"This life is not only sinful, it's not much fun."
- Mrs. Pendrake (Faye Dunaway) on the life of prostitute
Total Film - 02/01/2004
"Told with an easy wit and a generous humanism, it's a beautiful, funny and tender movie. The best Western you've probably never seen."
Uncut - 08/01/2004
"[T]he film unfolds as a rambling, picaresque folk tale?...Even the saddest and most squalid moments come laced with humour."
Sight and Sound - 02/01/2012
"The narrative is lightly absurd, bouncing impishly in flashback....The film's conspicuous ambitions and merry way with history are finally winning."
LITTLE BIG MAN was significant when it was made because of its editing, which was still being explored in Hollywood at the time as a vehicle for innovative, simple storytelling.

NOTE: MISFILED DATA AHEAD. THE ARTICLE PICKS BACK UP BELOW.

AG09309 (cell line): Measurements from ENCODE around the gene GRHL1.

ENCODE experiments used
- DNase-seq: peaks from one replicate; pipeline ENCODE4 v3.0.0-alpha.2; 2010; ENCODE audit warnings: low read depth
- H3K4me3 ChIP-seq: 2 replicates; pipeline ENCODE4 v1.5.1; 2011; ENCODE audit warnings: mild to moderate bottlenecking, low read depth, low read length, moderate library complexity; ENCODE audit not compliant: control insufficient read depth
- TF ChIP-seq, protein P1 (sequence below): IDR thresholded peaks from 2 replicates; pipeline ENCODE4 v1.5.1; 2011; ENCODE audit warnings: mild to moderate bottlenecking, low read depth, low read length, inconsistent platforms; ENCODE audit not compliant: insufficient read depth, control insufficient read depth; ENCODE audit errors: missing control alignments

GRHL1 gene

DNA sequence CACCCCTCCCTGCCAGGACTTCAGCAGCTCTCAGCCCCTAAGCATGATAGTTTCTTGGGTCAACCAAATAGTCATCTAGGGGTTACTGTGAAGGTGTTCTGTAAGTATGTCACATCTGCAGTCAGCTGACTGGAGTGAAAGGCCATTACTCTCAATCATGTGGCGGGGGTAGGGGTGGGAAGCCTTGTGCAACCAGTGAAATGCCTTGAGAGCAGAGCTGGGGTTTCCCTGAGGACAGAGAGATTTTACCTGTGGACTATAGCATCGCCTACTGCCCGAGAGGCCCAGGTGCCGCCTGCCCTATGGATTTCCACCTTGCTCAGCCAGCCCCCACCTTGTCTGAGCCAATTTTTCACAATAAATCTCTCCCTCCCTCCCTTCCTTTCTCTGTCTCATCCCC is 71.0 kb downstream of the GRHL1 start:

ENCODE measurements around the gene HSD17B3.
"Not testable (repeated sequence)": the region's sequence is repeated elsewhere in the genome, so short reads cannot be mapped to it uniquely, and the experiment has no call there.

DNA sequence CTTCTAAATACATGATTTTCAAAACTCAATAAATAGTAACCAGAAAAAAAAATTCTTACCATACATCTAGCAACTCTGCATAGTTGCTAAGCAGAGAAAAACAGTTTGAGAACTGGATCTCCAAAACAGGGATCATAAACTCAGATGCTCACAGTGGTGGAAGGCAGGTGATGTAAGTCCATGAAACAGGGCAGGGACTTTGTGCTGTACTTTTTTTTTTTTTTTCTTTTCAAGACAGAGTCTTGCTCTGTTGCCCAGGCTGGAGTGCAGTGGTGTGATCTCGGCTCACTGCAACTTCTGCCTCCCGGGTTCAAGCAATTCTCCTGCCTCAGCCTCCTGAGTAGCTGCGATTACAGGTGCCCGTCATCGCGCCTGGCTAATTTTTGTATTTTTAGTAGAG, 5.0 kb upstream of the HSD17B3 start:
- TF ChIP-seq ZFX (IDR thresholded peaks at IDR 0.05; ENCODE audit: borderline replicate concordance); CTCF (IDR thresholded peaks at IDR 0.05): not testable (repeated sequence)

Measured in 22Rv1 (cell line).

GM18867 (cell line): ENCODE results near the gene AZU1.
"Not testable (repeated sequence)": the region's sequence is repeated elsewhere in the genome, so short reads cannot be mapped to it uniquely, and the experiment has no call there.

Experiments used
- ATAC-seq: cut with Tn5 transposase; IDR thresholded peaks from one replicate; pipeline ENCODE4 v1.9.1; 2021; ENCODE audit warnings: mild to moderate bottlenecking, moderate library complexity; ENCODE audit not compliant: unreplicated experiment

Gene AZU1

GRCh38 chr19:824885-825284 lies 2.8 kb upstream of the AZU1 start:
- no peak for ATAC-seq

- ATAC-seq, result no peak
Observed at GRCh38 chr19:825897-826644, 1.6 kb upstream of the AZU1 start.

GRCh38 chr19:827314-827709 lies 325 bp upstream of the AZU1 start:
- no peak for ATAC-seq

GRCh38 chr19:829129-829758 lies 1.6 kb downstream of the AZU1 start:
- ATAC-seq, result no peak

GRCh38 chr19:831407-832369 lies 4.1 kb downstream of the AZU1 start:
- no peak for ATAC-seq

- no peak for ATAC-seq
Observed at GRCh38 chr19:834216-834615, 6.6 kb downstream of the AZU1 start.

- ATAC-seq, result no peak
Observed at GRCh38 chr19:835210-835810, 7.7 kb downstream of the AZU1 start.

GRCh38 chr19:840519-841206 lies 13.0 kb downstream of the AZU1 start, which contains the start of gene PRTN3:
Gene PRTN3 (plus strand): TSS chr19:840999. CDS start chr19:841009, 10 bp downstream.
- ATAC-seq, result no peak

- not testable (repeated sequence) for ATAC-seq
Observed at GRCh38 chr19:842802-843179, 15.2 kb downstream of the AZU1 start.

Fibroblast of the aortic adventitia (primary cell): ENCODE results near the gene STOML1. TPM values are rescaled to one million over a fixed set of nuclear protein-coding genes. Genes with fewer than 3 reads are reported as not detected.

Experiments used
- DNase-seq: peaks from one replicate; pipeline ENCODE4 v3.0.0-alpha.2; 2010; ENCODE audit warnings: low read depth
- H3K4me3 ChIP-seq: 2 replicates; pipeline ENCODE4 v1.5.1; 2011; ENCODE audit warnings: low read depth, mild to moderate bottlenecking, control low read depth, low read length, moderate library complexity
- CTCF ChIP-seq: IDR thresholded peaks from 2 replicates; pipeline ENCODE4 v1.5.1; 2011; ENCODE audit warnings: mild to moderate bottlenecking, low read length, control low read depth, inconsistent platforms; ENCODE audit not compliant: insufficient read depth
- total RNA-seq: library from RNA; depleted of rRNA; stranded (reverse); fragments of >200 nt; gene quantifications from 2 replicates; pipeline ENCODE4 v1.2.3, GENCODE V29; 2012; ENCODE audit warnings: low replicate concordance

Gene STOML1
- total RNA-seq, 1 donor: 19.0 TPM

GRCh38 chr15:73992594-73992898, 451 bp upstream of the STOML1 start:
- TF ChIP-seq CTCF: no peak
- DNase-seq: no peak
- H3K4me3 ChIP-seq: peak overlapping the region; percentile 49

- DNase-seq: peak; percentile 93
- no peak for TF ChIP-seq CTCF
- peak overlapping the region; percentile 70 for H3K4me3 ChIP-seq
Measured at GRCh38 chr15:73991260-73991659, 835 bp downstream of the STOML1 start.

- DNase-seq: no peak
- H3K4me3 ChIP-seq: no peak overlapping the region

Arthur Penn's film of Thomas Berger's bestselling novel demystifies the Old West with its funny, chaotic portrayal of one man's experiences in its closing days. Jack Crabb (Dustin Hoffman), a 121-year-old Indian living in a rest home, relates his incredible life experiences. According to Crabb's somewhat fanciful tales, he was raised by the Cheyenne from the age of 10 only to be seized by whites when he was 15. He then embarks on a string of failed attempts to find a place for himself in the world. These bring him into contact with (among many others) Wild Bill Hickok, the US Cavalry, a former preacher's wife-turned-prostitute, his own spunky frontierswoman sister, and General George Armstrong Custer during the Battle of Little Big Horn. The result is a funny, spiritual film with a humane view of the plight of Native Americans.